January 15, 2020 at 12:57pm | Scott Lehr

[image source: https://unsplash.com/photos/XVYz_QeiEBw]

Did you know that according to the Office of Disease Prevention and Health Promotion’s Dietary Guidelines for Americans, the average American (this includes children) consumes 270 calories of added sugar each day? That’s an astounding 17 teaspoons of sugar. 

It’s one thing to have a cookie here and there, it’s another to eat the entire box. Parents need to be mindful of what their children are eating on a daily basis. Keep track of sugar intake because too much can cause health problems. Teach your child the importance of a balanced diet, and, most importantly, lead by example, so you and your child can start living a healthier lifestyle.

Here are some easy ways to help tame your child’s sugar cravings.

Skip the Soda

Soda has an estimated 39 grams of sugar in one can – that’s more than what the American Heart Association recommends you should have in a day. Consuming other sugary drinks, such as sports drinks, should be limited (if consumed at all).

Cut the Cookies

If you buy cookies and candy, your children are going to eat cookies and candy. Be mindful of your snack choices when food shopping. Stock up on healthier alternatives.

Don’t Treat Sweets as a Reward

“If you eat your dinner you can have a bowl of ice cream.” This is what you should not do. If you tie sweet treats in with eating as a reward, your children will get the wrong message and think that sweets and desserts are the important dishes they should be eating. Instead, mark a dessert night once a week on the calendar and allow everyone to enjoy their favorite treat.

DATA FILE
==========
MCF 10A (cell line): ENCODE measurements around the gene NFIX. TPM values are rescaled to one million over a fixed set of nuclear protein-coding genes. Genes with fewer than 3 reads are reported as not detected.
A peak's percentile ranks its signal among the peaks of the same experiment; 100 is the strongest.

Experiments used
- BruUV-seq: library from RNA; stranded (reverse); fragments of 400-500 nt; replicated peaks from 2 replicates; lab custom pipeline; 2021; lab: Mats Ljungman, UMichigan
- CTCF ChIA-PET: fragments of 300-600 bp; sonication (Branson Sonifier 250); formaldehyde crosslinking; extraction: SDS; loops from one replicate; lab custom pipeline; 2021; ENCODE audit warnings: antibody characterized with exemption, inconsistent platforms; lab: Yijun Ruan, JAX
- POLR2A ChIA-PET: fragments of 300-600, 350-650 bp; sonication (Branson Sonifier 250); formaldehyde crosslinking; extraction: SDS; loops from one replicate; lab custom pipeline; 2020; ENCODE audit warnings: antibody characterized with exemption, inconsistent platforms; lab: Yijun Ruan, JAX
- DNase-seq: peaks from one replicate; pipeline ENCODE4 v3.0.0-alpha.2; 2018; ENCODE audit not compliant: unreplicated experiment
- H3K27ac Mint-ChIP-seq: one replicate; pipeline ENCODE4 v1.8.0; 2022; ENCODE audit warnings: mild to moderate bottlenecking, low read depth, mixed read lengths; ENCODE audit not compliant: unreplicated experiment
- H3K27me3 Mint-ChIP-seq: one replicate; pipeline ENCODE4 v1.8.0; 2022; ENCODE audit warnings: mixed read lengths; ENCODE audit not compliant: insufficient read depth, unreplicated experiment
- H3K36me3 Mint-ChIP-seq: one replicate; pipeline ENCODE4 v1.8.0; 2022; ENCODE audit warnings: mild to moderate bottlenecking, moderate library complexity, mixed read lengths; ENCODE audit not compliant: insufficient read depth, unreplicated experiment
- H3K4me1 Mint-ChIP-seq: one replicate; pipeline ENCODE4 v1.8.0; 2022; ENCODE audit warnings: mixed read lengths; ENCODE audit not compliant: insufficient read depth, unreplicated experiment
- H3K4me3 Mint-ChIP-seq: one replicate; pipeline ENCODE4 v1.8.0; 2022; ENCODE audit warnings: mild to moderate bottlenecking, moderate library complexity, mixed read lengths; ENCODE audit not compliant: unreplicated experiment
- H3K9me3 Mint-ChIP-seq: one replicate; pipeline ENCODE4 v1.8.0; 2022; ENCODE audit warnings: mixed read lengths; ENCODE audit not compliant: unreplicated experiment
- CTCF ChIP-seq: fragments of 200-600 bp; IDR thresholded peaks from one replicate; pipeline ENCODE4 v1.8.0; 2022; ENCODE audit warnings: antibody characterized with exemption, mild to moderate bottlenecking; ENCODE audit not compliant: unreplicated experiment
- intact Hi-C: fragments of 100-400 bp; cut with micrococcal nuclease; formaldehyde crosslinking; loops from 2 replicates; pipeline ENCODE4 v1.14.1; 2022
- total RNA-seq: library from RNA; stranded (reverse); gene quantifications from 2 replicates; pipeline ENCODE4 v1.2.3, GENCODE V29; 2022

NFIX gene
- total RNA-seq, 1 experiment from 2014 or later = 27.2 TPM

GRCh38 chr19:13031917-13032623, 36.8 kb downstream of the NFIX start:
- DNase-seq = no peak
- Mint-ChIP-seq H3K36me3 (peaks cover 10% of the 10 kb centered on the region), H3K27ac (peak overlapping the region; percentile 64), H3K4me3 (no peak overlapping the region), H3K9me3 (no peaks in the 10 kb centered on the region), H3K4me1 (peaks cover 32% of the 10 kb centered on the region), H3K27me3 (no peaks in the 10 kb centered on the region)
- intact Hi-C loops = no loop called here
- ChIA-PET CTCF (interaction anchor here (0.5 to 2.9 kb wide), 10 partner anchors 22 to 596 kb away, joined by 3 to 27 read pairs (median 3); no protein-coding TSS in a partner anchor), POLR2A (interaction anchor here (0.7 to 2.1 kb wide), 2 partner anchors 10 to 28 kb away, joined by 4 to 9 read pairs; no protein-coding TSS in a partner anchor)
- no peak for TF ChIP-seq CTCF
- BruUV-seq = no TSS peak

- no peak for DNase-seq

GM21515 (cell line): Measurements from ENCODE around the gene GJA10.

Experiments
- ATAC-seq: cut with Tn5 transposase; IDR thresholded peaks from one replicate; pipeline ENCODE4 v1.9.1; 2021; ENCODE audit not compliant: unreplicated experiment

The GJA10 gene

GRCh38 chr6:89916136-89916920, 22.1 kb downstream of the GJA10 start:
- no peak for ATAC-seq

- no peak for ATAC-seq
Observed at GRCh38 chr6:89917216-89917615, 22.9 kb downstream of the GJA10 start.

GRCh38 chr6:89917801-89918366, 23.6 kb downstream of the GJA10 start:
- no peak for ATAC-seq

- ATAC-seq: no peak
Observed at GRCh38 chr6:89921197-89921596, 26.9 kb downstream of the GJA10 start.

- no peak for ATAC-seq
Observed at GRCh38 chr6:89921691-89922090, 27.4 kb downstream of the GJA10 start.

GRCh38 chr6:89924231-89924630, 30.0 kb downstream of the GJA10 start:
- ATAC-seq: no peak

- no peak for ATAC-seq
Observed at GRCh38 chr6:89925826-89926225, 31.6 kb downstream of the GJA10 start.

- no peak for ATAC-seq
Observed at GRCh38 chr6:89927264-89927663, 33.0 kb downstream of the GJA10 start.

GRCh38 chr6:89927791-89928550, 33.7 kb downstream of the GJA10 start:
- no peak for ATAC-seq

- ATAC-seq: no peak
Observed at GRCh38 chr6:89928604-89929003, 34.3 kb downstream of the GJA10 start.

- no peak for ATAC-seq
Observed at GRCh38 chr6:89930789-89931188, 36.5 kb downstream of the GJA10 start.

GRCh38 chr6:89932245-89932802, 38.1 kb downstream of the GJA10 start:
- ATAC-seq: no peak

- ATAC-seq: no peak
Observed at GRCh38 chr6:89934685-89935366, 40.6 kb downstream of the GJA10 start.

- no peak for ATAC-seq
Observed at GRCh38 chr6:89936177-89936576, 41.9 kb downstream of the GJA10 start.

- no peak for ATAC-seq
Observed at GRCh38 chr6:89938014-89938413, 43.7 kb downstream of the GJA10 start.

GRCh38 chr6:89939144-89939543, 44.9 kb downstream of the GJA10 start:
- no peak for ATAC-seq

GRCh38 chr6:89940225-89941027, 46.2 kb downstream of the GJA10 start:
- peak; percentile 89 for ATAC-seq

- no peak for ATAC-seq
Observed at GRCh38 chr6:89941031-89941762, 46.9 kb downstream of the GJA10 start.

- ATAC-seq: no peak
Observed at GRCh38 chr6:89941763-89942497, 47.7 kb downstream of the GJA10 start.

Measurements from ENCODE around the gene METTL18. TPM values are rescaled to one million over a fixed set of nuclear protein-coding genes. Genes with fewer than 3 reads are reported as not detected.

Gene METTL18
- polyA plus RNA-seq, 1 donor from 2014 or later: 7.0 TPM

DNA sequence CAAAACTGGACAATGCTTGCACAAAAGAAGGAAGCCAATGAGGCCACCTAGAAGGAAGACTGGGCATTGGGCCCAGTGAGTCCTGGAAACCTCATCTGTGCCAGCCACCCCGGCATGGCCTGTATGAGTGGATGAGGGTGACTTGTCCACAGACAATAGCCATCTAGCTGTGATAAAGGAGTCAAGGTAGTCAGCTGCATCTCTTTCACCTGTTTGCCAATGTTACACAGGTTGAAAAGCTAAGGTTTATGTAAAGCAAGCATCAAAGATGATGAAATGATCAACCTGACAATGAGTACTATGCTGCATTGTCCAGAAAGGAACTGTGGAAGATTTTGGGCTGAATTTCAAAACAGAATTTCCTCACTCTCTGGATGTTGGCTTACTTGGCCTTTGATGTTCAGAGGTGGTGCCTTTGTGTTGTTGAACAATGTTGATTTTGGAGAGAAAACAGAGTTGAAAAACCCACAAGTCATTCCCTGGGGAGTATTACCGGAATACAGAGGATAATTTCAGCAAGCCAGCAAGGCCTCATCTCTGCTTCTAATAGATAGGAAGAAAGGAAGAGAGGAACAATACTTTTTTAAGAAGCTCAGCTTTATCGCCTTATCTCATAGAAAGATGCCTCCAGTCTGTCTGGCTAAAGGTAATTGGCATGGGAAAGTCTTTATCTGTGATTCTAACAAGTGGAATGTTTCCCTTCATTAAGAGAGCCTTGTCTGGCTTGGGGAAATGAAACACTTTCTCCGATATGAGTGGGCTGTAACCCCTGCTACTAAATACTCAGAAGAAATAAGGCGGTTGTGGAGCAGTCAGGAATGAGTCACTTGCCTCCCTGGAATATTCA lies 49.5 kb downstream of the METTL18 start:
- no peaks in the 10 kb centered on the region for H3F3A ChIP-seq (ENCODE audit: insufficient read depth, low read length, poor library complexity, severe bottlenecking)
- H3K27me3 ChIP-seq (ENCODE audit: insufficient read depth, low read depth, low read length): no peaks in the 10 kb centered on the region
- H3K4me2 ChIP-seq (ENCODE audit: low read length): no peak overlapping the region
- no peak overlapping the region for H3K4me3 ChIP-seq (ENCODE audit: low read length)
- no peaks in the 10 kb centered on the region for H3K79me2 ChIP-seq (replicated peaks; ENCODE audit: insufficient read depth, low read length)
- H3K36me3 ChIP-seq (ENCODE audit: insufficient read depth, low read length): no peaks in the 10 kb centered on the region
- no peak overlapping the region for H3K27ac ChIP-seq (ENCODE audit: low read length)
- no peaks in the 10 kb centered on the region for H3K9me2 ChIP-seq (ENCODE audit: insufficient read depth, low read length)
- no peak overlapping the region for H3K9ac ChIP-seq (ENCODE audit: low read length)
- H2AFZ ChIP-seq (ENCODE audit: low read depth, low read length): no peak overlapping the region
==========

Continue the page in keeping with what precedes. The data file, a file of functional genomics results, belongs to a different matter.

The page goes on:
Read Labels

Make sure you’re not feeding your children too many foods with added sugars, which refers to sugars and sweeteners added to a product (not found naturally). Added sugar doesn’t have any nutritional value and can cause health problems, such as tooth decay and obesity.

Make Sure Your Child Has a Balanced Diet

Your child should be eating whole fruits, a wide variety of vegetables, whole grains, protein, and low-fat or fat-free dairy. The USDA offers guidelines to help with creating a perfectly balanced plate to keep your child healthy.

Allow Sweets in Moderation

Cutting something like sweets out of a diet doesn’t always work. This could lead to overeating when snacks are allowed. Allow your child to pick their favorite treats and let them enjoy those snacks in moderation. If you decide they can only have three cookies a week, don’t allow them to have more than three. This will teach your child to control the food they eat, without denying them an occasional sugary snack.

Lead By Example

As mentioned previously, your child models their behavior after you. If they see you eating a bag of chips or a super-duper sundae, they are going to want to eat those things too. You should follow the same food rules that you set for your children. This will lead to a healthier lifestyle for everyone.




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